Even then, Detroit had two major chances. The first came on its final drive, when the Lions drove to the Green Bay 37-yard line before Hill threw two incomplete passes to Calvin Johnson before having to punt with 6:32 left.

Then the Lions' defense couldn’t stop Green Bay running back John Kuhn. Kuhn ran the ball seven times on the Packers’ final drive and the Lions only put Green Bay in a third down once on the drive. When they did -- with 55 seconds left -- Kuhn ran up the middle for 8 yards to seal the win.

An interesting nugget in this game was two of the team’s top three targeted receivers were tight ends. Brandon Pettigrew, who led the Lions with eight catches for 91 yards, saw 11 targets -- the same as Johnson. Tony Scheffler was thrown to 10 times, catching six passes for 63 yards.

How the season finished: The Lions, who were 0-4 after losing at Green Bay, finished at 6-10 in their second season under Jim Schwartz. They had won their final four games of the season -- including a win over Green Bay at Ford Field that December. The Packers, meanwhile, made the playoffs as the No. 6 seed and ended up beating Pittsburgh, 31-25, to win the Super Bowl.
Each day this week, we’ll look at one of the closer calls the Lions had during their 22-game losing streak in Wisconsin.

Date: Jan. 1, 2012
Score: Packers 45, Lions 41
Records: Packers (15-1), Lions (10-6)

What happened: Green Bay sat most of its key players, having already wrapped up home-field advantage throughout the NFC playoffs, giving the Lions a chance to clinch their own playoff fortunes as well.

And Detroit quarterback Matthew Stafford tried to bring the Lions a No. 5 seed instead of a No. 6 seed by throwing for 520 yards, five touchdowns and two interceptions -- one of the better passing games in Detroit history.

Here was the problem.

Then-Packers backup quarterback Matt Flynn matched him. Flynn threw for 480 yards, six touchdowns and one interception. Flynn played because Green Bay sat starters Aaron Rodgers, James Starks, Randall Cobb, Bryan Bulaga and Greg Jennings on offense and Clay Matthews and Charles Woodson on defense.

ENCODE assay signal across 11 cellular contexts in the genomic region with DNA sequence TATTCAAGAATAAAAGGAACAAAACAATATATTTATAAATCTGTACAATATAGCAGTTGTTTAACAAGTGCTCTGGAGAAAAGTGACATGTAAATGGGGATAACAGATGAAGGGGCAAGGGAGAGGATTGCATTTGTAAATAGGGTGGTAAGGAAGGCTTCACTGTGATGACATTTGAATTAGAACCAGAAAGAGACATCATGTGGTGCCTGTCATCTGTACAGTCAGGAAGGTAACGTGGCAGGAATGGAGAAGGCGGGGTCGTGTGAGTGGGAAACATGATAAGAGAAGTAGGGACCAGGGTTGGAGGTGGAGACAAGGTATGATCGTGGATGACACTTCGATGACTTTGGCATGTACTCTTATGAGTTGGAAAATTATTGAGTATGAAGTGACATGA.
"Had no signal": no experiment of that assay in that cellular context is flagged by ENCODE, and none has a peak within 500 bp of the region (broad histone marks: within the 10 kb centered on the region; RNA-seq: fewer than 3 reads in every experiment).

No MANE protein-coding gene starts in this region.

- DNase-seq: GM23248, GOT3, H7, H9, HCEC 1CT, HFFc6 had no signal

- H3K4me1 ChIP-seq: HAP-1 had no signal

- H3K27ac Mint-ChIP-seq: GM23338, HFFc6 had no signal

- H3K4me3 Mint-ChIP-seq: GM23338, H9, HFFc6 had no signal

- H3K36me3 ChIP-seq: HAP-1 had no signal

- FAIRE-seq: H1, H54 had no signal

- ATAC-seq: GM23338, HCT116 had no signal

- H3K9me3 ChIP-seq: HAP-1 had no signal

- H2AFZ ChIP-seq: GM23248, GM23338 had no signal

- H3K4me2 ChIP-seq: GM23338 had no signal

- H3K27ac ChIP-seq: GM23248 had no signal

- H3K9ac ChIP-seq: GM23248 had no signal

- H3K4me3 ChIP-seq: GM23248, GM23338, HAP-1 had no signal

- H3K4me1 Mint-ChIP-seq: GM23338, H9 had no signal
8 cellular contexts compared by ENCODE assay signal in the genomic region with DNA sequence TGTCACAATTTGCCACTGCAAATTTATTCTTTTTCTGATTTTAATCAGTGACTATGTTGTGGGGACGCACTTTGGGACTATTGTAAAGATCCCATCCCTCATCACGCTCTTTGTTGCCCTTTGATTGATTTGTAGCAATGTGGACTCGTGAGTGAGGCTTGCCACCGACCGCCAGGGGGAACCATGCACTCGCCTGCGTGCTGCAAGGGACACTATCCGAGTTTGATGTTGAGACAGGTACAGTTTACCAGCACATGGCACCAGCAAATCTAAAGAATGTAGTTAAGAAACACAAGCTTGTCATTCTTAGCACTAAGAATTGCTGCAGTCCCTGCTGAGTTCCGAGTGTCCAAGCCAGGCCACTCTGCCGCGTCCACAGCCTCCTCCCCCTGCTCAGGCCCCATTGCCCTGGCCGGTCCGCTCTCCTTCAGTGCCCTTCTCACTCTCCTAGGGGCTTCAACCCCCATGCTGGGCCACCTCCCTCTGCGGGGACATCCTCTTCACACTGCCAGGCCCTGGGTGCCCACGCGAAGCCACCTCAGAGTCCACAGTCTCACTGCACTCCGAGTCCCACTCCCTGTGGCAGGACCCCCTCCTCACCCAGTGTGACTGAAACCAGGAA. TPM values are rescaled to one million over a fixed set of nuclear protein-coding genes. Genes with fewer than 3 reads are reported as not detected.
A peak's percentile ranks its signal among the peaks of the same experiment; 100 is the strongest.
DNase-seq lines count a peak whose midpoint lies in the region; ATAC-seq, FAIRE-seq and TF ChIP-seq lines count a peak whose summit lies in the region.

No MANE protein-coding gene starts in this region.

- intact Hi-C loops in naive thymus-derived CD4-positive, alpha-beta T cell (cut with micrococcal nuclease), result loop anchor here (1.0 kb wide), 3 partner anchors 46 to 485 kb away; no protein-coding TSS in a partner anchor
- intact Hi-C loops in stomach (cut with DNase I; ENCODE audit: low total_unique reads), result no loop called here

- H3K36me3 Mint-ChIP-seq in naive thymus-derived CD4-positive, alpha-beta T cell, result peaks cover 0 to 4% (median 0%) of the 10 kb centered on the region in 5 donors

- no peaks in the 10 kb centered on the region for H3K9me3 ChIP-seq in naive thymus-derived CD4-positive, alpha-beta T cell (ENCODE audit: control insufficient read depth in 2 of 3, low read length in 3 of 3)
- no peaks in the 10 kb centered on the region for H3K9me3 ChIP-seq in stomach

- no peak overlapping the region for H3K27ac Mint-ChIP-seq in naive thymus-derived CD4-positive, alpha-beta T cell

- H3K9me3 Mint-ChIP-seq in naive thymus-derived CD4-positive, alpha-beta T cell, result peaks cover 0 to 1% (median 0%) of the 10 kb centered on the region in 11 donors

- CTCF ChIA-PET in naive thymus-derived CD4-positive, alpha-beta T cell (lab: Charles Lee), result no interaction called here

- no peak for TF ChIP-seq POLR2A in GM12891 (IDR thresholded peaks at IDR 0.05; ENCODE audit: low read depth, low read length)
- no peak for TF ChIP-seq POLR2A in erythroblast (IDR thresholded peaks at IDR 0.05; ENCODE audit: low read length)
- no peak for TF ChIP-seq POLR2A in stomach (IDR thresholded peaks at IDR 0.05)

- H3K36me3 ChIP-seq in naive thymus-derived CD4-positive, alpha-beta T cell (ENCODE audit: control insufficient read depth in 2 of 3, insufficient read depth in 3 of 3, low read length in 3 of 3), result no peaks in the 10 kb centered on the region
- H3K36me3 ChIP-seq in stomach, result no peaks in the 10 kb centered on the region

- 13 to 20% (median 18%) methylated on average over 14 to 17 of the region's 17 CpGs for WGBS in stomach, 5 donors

Both quarterbacks had passer ratings over 100 and QBRs over 84.

The Lions did a lot right in that game. They forced a safety, held Green Bay under 4 yards a carry and outgained the Packers. They even scored a touchdown to take the lead -- a 12-yard pass from Stafford to tight end Tony Scheffler -- with 2:39 left to take a 41-38 lead.

But for Detroit there is something about winning in Green Bay that has been impossible since 1991 and the Packers went 80 yards in eight plays over 1 minute, 29 seconds to score what turned into the game-winning touchdown from Flynn to Jermichael Finley.

In perhaps one of the closer calls of the last 22 tries for Detroit, the Lions actually had the ball on the Green Bay 37-yard line when Stafford threw an interception on a pass intended for Nate Burleson with 25 seconds left to seal the Packers win and the streak.

If you’re curious, Detroit will have nine starters from that game on the field Sunday -- Stafford, Scheffler, tight end Brandon Pettigrew, wide receiver Calvin Johnson, offensive linemen Dominic Raiola and Rob Sims, defensive tackle Ndamukong Suh and linebackers Stephen Tulloch and DeAndre Levy.

How did their seasons finish: Instead of facing the eventual Super Bowl champion New York Giants, the Lions traveled to New Orleans and were blown out, 45-28. Green Bay didn’t win another game that season, either, being beaten by the Giants at Lambeau Field in the divisional round of the playoffs, 37-20.